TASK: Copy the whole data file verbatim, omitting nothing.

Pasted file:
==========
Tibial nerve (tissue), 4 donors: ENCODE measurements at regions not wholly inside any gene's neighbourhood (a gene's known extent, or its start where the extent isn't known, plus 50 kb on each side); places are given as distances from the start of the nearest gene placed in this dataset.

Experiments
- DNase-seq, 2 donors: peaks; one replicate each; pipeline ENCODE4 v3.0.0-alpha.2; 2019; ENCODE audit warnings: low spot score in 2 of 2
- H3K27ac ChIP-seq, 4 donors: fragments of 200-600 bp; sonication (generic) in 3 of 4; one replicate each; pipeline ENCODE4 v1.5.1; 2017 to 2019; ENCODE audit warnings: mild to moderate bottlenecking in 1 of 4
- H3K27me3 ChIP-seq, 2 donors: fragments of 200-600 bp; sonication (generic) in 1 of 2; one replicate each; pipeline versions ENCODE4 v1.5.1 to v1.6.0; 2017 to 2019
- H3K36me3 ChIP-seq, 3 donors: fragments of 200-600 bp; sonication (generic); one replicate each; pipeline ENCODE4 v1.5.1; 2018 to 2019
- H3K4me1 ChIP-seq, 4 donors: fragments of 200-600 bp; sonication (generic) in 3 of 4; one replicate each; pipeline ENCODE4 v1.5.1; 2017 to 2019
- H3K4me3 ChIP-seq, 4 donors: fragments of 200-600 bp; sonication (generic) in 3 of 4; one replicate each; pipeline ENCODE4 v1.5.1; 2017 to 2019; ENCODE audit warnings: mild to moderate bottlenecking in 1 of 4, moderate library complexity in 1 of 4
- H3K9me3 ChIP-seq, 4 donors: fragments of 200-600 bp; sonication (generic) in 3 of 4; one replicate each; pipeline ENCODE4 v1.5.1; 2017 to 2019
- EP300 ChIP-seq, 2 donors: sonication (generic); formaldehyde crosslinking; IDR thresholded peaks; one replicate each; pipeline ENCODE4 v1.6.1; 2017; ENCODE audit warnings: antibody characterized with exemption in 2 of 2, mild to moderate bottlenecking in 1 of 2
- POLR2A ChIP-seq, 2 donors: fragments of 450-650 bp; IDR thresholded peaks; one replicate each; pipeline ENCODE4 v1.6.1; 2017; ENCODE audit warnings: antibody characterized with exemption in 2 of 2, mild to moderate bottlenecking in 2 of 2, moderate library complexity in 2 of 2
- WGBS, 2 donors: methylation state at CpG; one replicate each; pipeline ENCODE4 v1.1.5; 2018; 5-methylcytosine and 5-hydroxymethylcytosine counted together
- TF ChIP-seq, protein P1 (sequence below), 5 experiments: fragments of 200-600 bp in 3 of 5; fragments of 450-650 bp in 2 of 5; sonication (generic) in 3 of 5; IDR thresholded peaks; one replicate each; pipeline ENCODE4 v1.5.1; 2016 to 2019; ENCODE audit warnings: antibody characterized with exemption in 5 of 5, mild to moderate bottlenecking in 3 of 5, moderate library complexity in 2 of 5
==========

Tibial nerve (tissue), 4 donors: ENCODE measurements at regions not wholly inside any gene's neighbourhood (a gene's known extent, or its start where the extent isn't known, plus 50 kb on each side); places are given as distances from the start of the nearest gene placed in this dataset.

Experiments
- DNase-seq, 2 donors: peaks; one replicate each; pipeline ENCODE4 v3.0.0-alpha.2; 2019; ENCODE audit warnings: low spot score in 2 of 2
- H3K27ac ChIP-seq, 4 donors: fragments of 200-600 bp; sonication (generic) in 3 of 4; one replicate each; pipeline ENCODE4 v1.5.1; 2017 to 2019; ENCODE audit warnings: mild to moderate bottlenecking in 1 of 4
- H3K27me3 ChIP-seq, 2 donors: fragments of 200-600 bp; sonication (generic) in 1 of 2; one replicate each; pipeline versions ENCODE4 v1.5.1 to v1.6.0; 2017 to 2019
- H3K36me3 ChIP-seq, 3 donors: fragments of 200-600 bp; sonication (generic); one replicate each; pipeline ENCODE4 v1.5.1; 2018 to 2019
- H3K4me1 ChIP-seq, 4 donors: fragments of 200-600 bp; sonication (generic) in 3 of 4; one replicate each; pipeline ENCODE4 v1.5.1; 2017 to 2019
- H3K4me3 ChIP-seq, 4 donors: fragments of 200-600 bp; sonication (generic) in 3 of 4; one replicate each; pipeline ENCODE4 v1.5.1; 2017 to 2019; ENCODE audit warnings: mild to moderate bottlenecking in 1 of 4, moderate library complexity in 1 of 4
- H3K9me3 ChIP-seq, 4 donors: fragments of 200-600 bp; sonication (generic) in 3 of 4; one replicate each; pipeline ENCODE4 v1.5.1; 2017 to 2019
- EP300 ChIP-seq, 2 donors: sonication (generic); formaldehyde crosslinking; IDR thresholded peaks; one replicate each; pipeline ENCODE4 v1.6.1; 2017; ENCODE audit warnings: antibody characterized with exemption in 2 of 2, mild to moderate bottlenecking in 1 of 2
- POLR2A ChIP-seq, 2 donors: fragments of 450-650 bp; IDR thresholded peaks; one replicate each; pipeline ENCODE4 v1.6.1; 2017; ENCODE audit warnings: antibody characterized with exemption in 2 of 2, mild to moderate bottlenecking in 2 of 2, moderate library complexity in 2 of 2
- WGBS, 2 donors: methylation state at CpG; one replicate each; pipeline ENCODE4 v1.1.5; 2018; 5-methylcytosine and 5-hydroxymethylcytosine counted together
- TF ChIP-seq, protein P1 (sequence below), 5 experiments: fragments of 200-600 bp in 3 of 5; fragments of 450-650 bp in 2 of 5; sonication (generic) in 3 of 5; IDR thresholded peaks; one replicate each; pipeline ENCODE4 v1.5.1; 2016 to 2019; ENCODE audit warnings: antibody characterized with exemption in 5 of 5, mild to moderate bottlenecking in 3 of 5, moderate library complexity in 2 of 5